'Made in America': 'World News' Looks at U.S. Economy

From Dallas family to Smithsonian, focus remains on American goods and jobs.

April 18, 2011 — -- "We want to create and sell products all over the world that are stamped with three simple words: 'Made in America.' That's our goal."

Those were the words of President Obama in December and they now compose the title of a special "World News" series "Made in America," which focuses on U.S. manufacturing, jobs and what they mean for the nation's economy.

More than 11 million Americans get their paychecks from working in factories, and according to Moody's Economy.com, if every American spent an extra $3.33 on U.S.-made goods every year, it would create nearly 10,000 new jobs.

The "Made in America" series kicked off last month with the Usry family of Dallas -- Jon, Anna, Landon, Ellis and Amber.

"World News" asked them to take part in an experiment. They were asked to empty their living room, kitchen and master bedroom of all imported products and replace them with goods made in the United States. They were left with the kitchen sink and a lone vase filled with hydrangeas.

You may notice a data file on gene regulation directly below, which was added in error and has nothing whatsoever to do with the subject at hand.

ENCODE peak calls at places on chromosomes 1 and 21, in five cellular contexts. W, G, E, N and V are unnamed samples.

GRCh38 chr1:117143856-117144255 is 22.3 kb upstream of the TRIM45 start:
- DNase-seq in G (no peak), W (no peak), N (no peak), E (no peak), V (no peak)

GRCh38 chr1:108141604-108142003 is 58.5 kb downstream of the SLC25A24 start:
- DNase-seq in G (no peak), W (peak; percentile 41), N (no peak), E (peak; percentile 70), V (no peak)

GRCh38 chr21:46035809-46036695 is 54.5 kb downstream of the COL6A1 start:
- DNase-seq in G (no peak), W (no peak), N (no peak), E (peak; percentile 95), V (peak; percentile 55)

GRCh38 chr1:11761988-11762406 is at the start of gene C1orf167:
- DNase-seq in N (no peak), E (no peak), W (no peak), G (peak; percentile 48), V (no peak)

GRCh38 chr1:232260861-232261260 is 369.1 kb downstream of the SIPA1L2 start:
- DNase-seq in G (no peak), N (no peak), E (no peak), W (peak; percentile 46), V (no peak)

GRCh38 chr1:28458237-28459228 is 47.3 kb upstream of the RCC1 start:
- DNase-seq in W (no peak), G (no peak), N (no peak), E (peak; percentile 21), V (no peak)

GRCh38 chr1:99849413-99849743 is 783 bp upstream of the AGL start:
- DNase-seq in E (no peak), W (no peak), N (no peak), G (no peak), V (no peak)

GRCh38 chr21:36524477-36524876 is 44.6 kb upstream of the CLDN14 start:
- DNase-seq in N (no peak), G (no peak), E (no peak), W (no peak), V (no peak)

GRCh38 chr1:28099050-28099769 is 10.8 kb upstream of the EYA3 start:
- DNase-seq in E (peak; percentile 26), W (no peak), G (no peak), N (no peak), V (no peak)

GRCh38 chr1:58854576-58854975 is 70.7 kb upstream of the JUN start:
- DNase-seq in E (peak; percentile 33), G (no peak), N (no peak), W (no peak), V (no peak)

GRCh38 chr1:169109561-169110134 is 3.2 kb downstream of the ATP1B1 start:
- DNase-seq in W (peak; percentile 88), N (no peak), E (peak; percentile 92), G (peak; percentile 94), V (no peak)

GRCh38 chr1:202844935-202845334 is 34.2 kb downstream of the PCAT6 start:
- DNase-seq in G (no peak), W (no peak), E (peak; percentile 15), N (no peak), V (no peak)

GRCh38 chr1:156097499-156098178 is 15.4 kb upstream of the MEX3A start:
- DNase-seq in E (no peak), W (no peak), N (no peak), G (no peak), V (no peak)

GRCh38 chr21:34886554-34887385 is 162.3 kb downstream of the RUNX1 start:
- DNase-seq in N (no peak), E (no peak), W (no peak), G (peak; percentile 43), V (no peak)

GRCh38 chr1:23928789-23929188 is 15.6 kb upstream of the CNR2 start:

Companies from all over the United States lent items for our Made in America showcase, including Viking Range Corp., which provided an oven and stove, and Harden furniture in upstate New York.

See the before and after pictures of the Usrys' home.

Then came our questions: "Are your clothes made in America?" -- and our quizzes testing viewers' knowledge of iconic brands.

Viewers responded via email and video, taking us through their homes, turning their furniture upside down, checking labels and taking a pledge to buy more American.

'Made in America'? Not at Smithsonian

We even found that at the Smithsonian, gift shops were selling patriotic keepsakes that had been made in China. After a meeting with lawmakers, Smithsonian officials said they would sell more American-made souvenirs and even promised to devote one shop to U.S.-made items only.

The "World News" interactive map filled up with submissions from companies that make their goods in the United States and with American-sourced materials. We learned during calls to various business owners, though, that it's almost impossible to create textiles from start to finish with 100 percent U.S.-made materials.

We talked to the people making those U.S. products, including the Frys, a brother-sister team that runs CarolinaChair.com, a direct-to-consumer custom furniture manufacturer. They've stayed in the United States even as they watched other manufacturers leave Hickory, N.C., and the states to lower costs and be more competitive.

Click Here to Purchase Your "Made in America" T-Shirt

This week, "World News" kicks off its "All-Star series" of "Made in America," so please keep watching and check out our list of websites devoted to U.S. companies.